Question: Dr. Dobson, we have a twenty-one-year-old who is still living at home. He does not want to come under our authority and he breaks all the rules we have set up as minimum standards of behavior. He plays his stereo so loudly that it drives me crazy, and he comes in every night after 1 a.m. I know he needs his freedom, but I worry about our younger children who are trying to get away with the same things their big brother does. How would you balance the rights and privileges of this young adult with our needs as a family?
Answer: It is very difficult for a strong-willed twenty-one-year-old to continue living at home, and it will become even more unsettling with every year that passes. The demand for independence and freedom in such cases is almost always in conflict with the parents' expectations and wishes. Your son's unwillingness to respect your reasonable requests is a sure-fire indication that he needs to face life on his own. Also, the bad modeling he is providing for your younger siblings is a serious matter. I think it is time to help him pack. At the very least, he should be made to understand that his continued residency at home is conditional. Either live with the rules—or live with the YMCA.
I know it's difficult to dislodge a home-bound son or daughter. They are like furry puppies who hang around the back door waiting for a warm saucer of milk. How can you yell "Shoo!" at someone so lost and needy? But to let them stay year after year, especially if they are pursuing no career goals or if they are disrespectful at home, is to cultivate irresponsibility and dependency. That is not love, even though it may feel like it.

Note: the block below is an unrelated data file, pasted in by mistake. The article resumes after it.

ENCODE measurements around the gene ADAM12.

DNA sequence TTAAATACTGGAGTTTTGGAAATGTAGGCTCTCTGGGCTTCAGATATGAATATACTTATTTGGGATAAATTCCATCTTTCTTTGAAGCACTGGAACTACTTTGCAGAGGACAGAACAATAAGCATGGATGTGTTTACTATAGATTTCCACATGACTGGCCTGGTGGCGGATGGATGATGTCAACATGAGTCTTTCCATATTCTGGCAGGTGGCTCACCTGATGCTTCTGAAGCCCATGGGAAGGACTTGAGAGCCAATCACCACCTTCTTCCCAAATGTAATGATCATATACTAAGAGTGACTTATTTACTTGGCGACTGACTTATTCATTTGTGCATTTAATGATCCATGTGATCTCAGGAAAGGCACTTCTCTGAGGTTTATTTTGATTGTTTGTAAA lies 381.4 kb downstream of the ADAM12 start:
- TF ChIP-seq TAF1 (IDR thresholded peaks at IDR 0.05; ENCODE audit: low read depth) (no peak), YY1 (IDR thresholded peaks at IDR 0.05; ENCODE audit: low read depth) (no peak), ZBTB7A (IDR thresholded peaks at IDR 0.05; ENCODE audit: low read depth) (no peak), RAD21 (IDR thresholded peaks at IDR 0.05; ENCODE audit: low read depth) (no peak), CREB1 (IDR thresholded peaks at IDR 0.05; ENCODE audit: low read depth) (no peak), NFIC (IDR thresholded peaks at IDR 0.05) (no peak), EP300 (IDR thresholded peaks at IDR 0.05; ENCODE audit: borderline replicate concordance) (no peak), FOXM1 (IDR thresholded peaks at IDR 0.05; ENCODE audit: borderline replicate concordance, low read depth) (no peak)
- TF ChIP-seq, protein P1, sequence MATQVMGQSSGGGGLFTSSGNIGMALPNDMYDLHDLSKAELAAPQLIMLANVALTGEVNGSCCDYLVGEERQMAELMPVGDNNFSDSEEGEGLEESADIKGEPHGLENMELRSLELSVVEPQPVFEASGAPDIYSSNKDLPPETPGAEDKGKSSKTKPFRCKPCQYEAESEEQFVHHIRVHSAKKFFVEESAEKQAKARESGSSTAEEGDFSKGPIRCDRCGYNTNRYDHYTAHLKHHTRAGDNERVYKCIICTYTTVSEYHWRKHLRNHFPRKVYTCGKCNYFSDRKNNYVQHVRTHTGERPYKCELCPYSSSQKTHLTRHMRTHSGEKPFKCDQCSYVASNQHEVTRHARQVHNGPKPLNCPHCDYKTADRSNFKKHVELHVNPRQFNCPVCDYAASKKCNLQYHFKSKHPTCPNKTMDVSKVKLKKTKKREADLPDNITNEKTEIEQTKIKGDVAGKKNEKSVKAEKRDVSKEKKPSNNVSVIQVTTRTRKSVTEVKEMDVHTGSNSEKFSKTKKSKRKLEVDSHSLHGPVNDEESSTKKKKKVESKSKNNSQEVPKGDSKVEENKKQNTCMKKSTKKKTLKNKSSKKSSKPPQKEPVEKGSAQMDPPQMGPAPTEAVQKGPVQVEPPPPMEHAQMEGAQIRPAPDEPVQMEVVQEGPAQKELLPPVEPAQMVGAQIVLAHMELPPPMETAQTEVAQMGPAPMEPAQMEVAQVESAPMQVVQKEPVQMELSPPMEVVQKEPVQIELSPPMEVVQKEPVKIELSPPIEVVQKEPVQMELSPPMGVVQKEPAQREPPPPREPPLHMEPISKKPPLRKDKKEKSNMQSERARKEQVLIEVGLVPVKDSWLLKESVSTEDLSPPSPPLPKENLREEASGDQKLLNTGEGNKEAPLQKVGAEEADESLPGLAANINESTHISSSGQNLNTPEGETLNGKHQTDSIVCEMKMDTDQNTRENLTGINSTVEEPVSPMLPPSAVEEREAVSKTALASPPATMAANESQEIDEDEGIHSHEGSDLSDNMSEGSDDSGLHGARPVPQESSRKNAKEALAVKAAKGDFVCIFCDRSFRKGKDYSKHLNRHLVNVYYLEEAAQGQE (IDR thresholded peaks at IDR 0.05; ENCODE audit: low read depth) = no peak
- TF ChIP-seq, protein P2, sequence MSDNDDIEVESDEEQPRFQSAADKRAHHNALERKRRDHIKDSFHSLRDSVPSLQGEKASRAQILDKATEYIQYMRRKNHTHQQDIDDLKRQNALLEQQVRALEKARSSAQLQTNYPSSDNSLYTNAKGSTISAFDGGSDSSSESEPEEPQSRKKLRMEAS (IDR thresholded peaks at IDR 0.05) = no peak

We are agreed, then, that independence and freedom must be granted to those who have passed through the far side of adolescence. But how is that accomplished? The Amish have a unique approach to it. Their children are kept under the absolute authority of their parents throughout childhood. Very strict discipline and harsh standards of behavior are imposed from infancy. When they turn sixteen years of age, however, they enter a period called "Rumspringa." Suddenly, all restrictions are lifted. They are free to drink, smoke, date, marry, or behave in ways that horrify their parents. Some do just that. But most don't. They are even granted the right to leave the Amish community if they choose. But if they stay, it must be in accordance with the rules of convention. The majority accept the heritage of their forefathers, not because they must, but because they wish to.
Although I admire the Amish and many of their approaches to child-rearing, I believe the Rumspringa concept is too precipitous. To take a child overnight from total domination to absolute freedom is an invitation to anarchy. Perhaps it works in the controlled environment of Amish country, but it is usually disastrous for the rest of us. I've seen families emulate this "instant adulthood" idea, lifting parental governance overnight. The result has been similar to what occurred in African colonies when European leadership was suddenly withdrawn. Bloody revolutions were often fought in the heady spirit of freedom.
It is better, I believe, to begin releasing your children during the preschool years, granting independence that is consistent with their age and maturity. When a child can tie his shoes, let him—yes, require him—to do it. When he can choose his own clothes within reason, let him make his own selection. When he can walk safely to school, allow him the privilege. Each year, more responsibility and freedom (they are companions) are given to the child so that the final release in early adulthood is merely the final relaxation of authority. That is the theory, at least. Pulling it off is sometimes quite difficult.
However you go about transferring the reins of authority—the rudiments of power—to your children, the task should be completed by 20 and no later than 22 years of age. To hold on longer is to invite revolution.
From Dr. Dobson's book Parenting Isn’t For Cowards.